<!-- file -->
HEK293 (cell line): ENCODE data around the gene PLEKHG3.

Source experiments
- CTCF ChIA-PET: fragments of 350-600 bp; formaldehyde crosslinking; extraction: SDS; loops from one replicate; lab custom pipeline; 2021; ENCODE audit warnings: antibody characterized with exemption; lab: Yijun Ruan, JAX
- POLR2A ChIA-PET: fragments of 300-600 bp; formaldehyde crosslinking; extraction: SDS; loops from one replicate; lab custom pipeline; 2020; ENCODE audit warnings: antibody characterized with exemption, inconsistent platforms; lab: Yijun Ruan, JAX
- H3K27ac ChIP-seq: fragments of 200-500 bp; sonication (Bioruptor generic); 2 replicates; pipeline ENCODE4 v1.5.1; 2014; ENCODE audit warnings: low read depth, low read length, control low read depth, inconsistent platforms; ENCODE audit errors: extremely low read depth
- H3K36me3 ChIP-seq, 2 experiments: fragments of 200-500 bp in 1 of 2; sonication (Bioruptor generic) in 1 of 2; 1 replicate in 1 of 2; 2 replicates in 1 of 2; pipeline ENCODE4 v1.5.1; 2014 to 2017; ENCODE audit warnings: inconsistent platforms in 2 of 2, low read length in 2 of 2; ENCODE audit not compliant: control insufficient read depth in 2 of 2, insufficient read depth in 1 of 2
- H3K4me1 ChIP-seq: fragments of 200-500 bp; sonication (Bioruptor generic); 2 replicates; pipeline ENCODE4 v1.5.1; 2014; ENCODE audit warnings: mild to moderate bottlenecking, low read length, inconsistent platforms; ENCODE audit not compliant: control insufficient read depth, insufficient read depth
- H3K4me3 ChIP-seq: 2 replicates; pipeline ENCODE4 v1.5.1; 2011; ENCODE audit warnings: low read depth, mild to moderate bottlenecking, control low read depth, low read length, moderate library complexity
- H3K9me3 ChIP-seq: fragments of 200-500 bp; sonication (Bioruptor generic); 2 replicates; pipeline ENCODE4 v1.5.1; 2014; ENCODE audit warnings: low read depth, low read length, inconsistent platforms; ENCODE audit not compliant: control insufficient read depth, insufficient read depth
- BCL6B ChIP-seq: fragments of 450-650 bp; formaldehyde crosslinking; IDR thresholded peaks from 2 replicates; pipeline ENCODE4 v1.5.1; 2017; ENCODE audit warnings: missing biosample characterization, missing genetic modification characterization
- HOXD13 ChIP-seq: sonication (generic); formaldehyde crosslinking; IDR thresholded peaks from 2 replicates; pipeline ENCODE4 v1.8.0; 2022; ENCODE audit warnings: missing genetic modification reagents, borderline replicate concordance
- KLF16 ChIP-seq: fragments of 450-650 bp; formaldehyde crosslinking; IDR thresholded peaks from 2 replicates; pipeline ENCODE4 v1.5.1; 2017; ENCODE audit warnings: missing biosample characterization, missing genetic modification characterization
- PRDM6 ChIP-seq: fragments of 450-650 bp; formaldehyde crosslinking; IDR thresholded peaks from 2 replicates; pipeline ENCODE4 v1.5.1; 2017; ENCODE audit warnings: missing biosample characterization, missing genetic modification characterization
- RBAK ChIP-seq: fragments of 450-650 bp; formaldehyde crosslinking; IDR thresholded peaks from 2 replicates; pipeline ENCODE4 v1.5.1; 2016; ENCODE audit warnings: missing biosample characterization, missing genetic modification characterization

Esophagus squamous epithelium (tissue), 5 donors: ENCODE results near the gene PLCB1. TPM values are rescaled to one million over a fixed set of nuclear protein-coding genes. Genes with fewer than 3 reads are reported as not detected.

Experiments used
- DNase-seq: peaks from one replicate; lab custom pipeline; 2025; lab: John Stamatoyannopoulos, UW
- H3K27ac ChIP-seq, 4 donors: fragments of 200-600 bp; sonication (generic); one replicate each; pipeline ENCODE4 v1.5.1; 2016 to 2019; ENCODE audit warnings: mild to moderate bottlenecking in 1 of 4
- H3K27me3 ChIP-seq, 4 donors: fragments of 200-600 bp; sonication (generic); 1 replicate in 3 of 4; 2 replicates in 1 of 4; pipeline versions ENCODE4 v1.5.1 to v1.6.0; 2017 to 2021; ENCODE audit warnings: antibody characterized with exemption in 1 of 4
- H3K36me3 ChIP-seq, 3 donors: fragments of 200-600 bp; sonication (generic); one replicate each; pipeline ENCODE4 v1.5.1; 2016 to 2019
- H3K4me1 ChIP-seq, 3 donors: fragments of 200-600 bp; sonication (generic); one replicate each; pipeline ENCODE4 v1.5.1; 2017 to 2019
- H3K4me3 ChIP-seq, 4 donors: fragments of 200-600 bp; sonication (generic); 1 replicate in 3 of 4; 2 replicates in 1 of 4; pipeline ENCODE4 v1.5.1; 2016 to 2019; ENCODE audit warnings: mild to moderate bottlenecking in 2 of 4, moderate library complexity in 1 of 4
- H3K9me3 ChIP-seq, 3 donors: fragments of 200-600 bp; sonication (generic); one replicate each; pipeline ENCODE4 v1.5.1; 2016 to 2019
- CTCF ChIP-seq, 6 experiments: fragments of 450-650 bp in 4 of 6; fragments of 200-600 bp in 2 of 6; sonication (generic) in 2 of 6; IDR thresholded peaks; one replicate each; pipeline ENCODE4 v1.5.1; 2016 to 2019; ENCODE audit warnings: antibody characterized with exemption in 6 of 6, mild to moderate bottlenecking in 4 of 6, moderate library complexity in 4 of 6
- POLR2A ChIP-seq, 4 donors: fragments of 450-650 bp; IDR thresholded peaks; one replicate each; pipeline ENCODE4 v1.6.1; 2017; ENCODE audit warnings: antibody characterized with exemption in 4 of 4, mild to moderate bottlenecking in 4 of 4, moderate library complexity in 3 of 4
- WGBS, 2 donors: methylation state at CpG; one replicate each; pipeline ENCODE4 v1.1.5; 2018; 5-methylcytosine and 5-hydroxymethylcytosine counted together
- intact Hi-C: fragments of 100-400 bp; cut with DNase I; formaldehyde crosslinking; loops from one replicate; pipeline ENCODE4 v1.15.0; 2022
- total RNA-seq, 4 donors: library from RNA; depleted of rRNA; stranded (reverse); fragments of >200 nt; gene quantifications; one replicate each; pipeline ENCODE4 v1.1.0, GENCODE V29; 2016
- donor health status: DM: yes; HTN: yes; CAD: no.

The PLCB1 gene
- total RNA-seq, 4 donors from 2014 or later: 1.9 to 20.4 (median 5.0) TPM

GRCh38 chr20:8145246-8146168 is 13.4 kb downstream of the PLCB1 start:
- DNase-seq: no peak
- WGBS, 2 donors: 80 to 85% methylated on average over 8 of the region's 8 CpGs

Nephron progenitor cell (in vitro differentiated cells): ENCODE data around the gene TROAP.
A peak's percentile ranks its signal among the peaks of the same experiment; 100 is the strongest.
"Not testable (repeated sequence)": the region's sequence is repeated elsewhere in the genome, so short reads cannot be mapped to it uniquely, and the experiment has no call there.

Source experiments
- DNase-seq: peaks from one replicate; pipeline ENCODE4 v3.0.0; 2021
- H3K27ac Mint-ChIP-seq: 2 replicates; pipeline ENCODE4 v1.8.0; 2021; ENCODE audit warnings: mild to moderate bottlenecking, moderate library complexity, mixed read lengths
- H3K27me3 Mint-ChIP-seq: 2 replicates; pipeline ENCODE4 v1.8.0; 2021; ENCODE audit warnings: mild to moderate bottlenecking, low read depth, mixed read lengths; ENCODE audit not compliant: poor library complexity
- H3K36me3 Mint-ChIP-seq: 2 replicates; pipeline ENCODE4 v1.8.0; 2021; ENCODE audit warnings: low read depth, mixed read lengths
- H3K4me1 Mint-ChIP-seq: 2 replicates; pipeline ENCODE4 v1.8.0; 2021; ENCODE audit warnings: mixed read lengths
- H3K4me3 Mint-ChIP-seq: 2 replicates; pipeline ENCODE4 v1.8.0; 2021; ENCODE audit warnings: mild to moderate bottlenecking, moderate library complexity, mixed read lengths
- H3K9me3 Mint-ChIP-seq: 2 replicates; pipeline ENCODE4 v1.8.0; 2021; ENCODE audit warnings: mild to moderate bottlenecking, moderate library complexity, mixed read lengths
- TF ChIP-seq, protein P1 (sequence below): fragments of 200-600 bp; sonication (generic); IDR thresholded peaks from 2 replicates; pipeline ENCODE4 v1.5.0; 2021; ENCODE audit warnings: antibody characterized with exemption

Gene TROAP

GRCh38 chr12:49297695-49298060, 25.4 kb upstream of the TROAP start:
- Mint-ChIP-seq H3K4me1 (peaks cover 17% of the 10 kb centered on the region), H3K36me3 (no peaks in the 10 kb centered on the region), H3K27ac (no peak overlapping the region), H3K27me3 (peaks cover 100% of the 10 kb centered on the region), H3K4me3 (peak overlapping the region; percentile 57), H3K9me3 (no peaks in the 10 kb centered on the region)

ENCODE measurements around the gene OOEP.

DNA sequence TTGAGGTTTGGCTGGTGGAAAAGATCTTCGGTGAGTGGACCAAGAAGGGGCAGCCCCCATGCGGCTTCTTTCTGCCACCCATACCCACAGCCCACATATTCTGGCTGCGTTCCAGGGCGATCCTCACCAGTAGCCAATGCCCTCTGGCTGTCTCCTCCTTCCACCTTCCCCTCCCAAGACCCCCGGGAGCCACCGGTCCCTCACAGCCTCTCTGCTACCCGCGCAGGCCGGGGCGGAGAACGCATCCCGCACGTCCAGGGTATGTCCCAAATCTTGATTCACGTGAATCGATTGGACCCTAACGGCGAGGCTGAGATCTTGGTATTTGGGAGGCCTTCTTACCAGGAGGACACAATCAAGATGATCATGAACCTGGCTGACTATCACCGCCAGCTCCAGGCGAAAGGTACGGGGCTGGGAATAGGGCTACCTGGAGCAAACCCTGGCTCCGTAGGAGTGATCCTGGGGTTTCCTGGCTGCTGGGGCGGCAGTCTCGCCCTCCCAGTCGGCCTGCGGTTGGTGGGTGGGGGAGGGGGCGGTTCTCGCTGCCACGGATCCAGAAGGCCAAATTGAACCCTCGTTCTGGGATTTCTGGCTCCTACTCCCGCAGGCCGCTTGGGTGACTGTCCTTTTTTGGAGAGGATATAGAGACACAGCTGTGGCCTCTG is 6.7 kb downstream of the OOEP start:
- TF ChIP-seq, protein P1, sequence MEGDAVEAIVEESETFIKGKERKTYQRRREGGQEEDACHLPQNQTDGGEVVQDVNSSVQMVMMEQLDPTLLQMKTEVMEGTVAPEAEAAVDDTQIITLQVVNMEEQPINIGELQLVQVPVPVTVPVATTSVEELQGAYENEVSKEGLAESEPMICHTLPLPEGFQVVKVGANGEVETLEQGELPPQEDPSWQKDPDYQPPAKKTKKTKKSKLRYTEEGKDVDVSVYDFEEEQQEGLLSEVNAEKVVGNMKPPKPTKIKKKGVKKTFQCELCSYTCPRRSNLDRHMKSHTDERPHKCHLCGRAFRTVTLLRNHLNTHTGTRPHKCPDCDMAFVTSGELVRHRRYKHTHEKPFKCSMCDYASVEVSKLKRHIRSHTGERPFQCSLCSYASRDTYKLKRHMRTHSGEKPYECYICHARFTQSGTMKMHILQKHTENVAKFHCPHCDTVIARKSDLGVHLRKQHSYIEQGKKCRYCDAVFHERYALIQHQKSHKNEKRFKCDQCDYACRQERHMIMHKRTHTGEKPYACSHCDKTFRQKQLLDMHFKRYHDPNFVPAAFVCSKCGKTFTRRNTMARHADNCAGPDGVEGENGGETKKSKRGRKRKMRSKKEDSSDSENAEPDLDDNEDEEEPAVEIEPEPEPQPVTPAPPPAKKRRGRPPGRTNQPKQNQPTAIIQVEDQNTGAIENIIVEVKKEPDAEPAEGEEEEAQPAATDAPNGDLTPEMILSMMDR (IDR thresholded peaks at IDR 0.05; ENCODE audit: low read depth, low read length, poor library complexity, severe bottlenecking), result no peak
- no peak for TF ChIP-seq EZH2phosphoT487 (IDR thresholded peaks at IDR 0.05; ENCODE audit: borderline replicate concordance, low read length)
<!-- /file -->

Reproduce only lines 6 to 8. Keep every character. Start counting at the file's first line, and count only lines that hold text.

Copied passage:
- H3K36me3 ChIP-seq, 2 experiments: fragments of 200-500 bp in 1 of 2; sonication (Bioruptor generic) in 1 of 2; 1 replicate in 1 of 2; 2 replicates in 1 of 2; pipeline ENCODE4 v1.5.1; 2014 to 2017; ENCODE audit warnings: inconsistent platforms in 2 of 2, low read length in 2 of 2; ENCODE audit not compliant: control insufficient read depth in 2 of 2, insufficient read depth in 1 of 2
- H3K4me1 ChIP-seq: fragments of 200-500 bp; sonication (Bioruptor generic); 2 replicates; pipeline ENCODE4 v1.5.1; 2014; ENCODE audit warnings: mild to moderate bottlenecking, low read length, inconsistent platforms; ENCODE audit not compliant: control insufficient read depth, insufficient read depth
- H3K4me3 ChIP-seq: 2 replicates; pipeline ENCODE4 v1.5.1; 2011; ENCODE audit warnings: low read depth, mild to moderate bottlenecking, control low read depth, low read length, moderate library complexity